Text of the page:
[kawr-sing, kohr-] /ˈkɔr sɪŋ, ˈkoʊr-/
the act of a person or thing that .
the sport of pursuing game with dogs that follow by sight rather than by scent.
[kawrs, kohrs] /kɔrs, koʊrs/
a direction or route taken or to be taken.
the path, route, or channel along which anything moves:
the course of a stream.
advance or progression in a particular direction; forward or onward movement.
the continuous passage or progress through time or a succession of stages:
in the course of a year; in the course of the battle.
the track, ground, water, etc., on which a race is run, sailed, etc.:
One runner fell halfway around the course.
a particular manner of proceeding:
a course of action.
a customary manner of procedure; regular or natural order of events:
as a matter of course; the course of a disease.
a mode of conduct; behavior.
a systematized or prescribed series:
a course of lectures; a course of medical treatments.
a program of instruction, as in a college or university:
a course in economics.
a prescribed number of instruction periods or classes in a particular field of study.
a part of a meal served at one time:
The main course was roast chicken with mashed potatoes and peas.
Nautical. the lowermost sail on a fully square-rigged mast: designated by a special name, as foresail or mainsail, or by the designation of the mast itself, as fore course or main course.
Building Trades. a continuous and usually horizontal range of bricks, shingles, etc., as in a wall or roof.
one of the pairs of strings on an instrument of the lute family, tuned in unison or in octaves to increase the volume.
the row of stitches going across from side to side in knitting and other needlework (opposed to ).
Often, courses. the menses.
a charge by knights in a tournament.
a pursuit of game with dogs by sight rather than by scent.
verb (used with object), coursed, coursing.
to run through or over.
to chase; pursue.
to hunt (game) with dogs by sight rather than by scent.
to cause (dogs) to pursue game by sight rather than by scent.
Masonry. to lay (bricks, stones, etc.) in courses.
verb (used without object), coursed, coursing.
to follow a course; direct one’s course.
to run, race, or move swiftly:
The blood of ancient emperors courses through his veins.
to take part in a hunt with hounds, a tilting match, etc.
in due course, in the proper or natural order of events; eventually:
They will get their comeuppance in due course.
hunting with hounds or dogs that follow their quarry by sight
a sport in which hounds are matched against one another in pairs for the hunting of hares by sight
a continuous progression from one point to the next in time or space; onward movement: the course of his life
a route or direction followed: they kept on a southerly course
an area or stretch of land or water on which a sport is played or a race is run: a golf course
a period of time; duration: in the course of the next hour
the usual order of and time required for a sequence of events; regular procedure: the illness ran its course
a mode of conduct or action: if you follow that course, you will certainly fail
a connected series of events, actions, etc
a prescribed regimen to be followed for a specific period of time: a course of treatment
a part of a meal served at one time: the fish course
a continuous, usually horizontal, layer of building material, such as a row of bricks, tiles, etc
(nautical) any of the sails on the lowest yards of a square-rigged ship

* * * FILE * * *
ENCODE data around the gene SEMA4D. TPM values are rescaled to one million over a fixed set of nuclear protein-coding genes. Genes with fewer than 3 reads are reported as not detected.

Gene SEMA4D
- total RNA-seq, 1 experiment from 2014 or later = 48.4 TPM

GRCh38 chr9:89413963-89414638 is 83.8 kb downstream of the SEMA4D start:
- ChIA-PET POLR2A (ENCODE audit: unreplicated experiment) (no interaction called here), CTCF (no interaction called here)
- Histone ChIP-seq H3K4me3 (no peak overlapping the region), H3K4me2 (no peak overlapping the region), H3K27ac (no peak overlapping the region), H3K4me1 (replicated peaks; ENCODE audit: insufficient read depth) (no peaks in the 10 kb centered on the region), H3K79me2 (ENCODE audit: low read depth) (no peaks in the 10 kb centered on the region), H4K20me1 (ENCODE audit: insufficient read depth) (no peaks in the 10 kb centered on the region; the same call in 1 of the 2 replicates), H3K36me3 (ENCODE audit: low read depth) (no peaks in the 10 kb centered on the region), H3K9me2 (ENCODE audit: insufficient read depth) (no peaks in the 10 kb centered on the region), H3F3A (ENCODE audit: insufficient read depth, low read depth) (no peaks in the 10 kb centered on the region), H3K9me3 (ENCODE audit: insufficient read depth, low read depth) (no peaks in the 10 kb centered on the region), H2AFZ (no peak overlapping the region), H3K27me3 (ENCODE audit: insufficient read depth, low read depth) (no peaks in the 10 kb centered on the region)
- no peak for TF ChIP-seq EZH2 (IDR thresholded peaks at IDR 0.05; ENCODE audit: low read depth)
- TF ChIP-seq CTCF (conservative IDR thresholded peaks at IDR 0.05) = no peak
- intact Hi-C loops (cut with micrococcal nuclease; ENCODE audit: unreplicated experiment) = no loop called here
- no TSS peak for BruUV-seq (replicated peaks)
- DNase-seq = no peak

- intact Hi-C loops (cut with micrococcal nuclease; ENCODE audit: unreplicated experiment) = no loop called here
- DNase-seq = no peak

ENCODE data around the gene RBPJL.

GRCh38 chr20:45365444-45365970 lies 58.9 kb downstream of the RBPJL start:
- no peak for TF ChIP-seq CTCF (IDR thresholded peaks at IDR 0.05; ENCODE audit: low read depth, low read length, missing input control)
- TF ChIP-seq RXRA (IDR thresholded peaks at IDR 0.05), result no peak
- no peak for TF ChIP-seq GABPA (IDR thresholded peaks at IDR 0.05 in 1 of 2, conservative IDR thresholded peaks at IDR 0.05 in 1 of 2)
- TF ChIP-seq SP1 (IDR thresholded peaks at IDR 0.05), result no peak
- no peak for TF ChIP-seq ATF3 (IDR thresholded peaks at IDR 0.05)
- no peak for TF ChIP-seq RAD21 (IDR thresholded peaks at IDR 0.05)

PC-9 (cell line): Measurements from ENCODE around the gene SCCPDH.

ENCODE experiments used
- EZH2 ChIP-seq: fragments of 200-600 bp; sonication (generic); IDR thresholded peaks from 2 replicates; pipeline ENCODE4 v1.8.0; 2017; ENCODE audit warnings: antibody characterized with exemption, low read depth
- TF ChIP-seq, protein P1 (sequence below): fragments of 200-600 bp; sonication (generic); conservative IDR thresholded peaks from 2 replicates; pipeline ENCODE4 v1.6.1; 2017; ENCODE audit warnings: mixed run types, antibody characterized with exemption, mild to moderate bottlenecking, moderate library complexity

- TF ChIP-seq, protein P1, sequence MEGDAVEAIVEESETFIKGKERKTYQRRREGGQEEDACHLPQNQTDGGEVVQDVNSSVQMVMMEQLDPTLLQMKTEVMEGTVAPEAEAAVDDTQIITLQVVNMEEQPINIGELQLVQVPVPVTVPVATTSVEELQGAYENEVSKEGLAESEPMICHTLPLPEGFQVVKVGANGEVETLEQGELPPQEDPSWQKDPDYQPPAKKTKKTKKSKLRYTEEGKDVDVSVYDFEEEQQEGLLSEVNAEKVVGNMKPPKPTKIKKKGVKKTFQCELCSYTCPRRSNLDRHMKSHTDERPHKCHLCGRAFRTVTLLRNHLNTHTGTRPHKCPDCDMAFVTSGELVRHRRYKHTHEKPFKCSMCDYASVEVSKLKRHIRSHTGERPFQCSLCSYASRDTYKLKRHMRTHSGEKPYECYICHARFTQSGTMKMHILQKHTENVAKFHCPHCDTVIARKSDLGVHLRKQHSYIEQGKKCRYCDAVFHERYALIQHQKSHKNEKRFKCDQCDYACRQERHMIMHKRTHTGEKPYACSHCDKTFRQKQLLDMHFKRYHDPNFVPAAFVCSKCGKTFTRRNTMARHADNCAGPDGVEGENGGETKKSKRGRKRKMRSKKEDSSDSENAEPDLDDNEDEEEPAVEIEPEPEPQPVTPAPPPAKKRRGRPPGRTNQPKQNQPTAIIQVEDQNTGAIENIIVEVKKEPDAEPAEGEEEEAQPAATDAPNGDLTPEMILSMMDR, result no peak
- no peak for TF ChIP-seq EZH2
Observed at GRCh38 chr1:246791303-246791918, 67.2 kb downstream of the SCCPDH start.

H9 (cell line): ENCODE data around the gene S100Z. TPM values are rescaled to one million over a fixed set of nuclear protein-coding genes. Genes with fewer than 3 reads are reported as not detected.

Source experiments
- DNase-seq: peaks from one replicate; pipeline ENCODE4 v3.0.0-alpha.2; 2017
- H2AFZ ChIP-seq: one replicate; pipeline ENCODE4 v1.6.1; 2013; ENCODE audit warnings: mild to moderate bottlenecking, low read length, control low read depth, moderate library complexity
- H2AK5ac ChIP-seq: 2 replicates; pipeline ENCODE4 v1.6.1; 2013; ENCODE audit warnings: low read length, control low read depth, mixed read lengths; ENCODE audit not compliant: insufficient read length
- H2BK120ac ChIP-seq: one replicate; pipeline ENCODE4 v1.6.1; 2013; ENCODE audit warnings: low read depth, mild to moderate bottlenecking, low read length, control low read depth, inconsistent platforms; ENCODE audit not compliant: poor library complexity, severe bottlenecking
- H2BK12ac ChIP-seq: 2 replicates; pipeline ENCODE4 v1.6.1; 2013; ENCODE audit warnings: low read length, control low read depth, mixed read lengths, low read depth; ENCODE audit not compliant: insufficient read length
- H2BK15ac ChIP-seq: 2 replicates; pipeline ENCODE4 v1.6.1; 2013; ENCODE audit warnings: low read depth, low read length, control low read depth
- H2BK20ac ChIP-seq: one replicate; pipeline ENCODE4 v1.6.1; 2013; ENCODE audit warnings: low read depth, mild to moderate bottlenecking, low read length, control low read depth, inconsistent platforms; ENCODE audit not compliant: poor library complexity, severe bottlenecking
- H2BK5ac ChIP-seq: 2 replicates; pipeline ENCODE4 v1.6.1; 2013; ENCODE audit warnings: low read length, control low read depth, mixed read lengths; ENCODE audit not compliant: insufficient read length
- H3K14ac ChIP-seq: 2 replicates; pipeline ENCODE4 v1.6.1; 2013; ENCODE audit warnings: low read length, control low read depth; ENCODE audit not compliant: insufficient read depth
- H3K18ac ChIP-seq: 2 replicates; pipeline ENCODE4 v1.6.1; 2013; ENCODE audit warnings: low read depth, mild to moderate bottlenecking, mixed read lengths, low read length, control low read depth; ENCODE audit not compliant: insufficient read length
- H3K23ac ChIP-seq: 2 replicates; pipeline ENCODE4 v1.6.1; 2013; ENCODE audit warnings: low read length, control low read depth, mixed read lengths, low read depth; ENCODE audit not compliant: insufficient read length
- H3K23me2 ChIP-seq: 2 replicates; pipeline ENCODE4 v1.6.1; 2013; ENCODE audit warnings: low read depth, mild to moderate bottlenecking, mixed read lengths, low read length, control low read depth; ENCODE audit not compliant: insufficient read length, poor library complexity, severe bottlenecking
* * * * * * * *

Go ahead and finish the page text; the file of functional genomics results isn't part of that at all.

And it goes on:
(knitting) the horizontal rows of stitches Compare wale1 (sense 2b)
(in medieval Europe) a charge by knights in a tournament
the part or function assigned to an individual bell in a set of changes
(archaic) a running race
as a matter of course, as a natural or normal consequence, mode of action, or event
the course of nature, the ordinary course of events
in course of, in the process of: the ship was in course of construction
in due course, at some future time, esp the natural or appropriate time
run its course, take its course, (of something) to complete its development or action
(intransitive) to run, race, or flow, esp swiftly and without interruption
to cause (hounds) to hunt by sight rather than scent or (of hounds) to hunt (a quarry) thus
(transitive) to run through or over; traverse
(intransitive) to take a direction; proceed on a course
late 13c., “onward movement,” from Old French cors (12c.) “course; run, running; flow of a river,” from Latin cursus “a running race or course,” from curs- past participle stem of currere “to run” (see current (adj.)).
Most extended senses (meals, etc.) are present in 14c. Academic meaning “planned series of study” is c.1600 (in French from 14c.). Phrase of course is attested from 1540s; literally “of the ordinary course;” earlier in same sense was bi cours (c.1300).
16c., from course (n.). Related: Coursed; coursing.
crib course, gut course, par for the course, pipe course, snap course
In addition to the idiom beginning with
[kawrt, kohrt] /kɔrt, koʊrt/ noun 1. Law. 2. an area open to the sky and mostly or entirely surrounded by buildings, walls, etc. 3. a high interior usually having a glass roof and surrounded by several stories of galleries or the like. 4. Chiefly Irish. a stately dwelling. 5. a short street. 6. a smooth, […]
noun, Law. 1. (in the U.S. federal court system and some state court systems) an appellate court intermediate between the trial courts and the court of last resort. 2. the highest appellate court of New York State. 3. Court of Appeal, British. See under . noun 1. See under . noun 1. an English court […]
[koo r-boo l-yon, -yawn, kawr-, kohr-; French koor-boo-yawn] /ˈkʊər bʊlˈyɒn, -ˈyɔn, ˈkɔr-, ˈkoʊr-; French kur buˈyɔ̃/ noun, plural courts-bouillons [koo r-boo l-yonz, -yawns, kawr-, kohr-; French koor-boo-yawn] /ˈkʊər bʊlˈyɒnz, -ˈyɔns, ˈkɔr-, ˈkoʊr-; French kur buˈyɔ̃/ (Show IPA). French Cookery. 1. a vegetable broth or fish stock with herbs, used for poaching fish. 2. a rich […]
noun, plural courts Christian. 1. .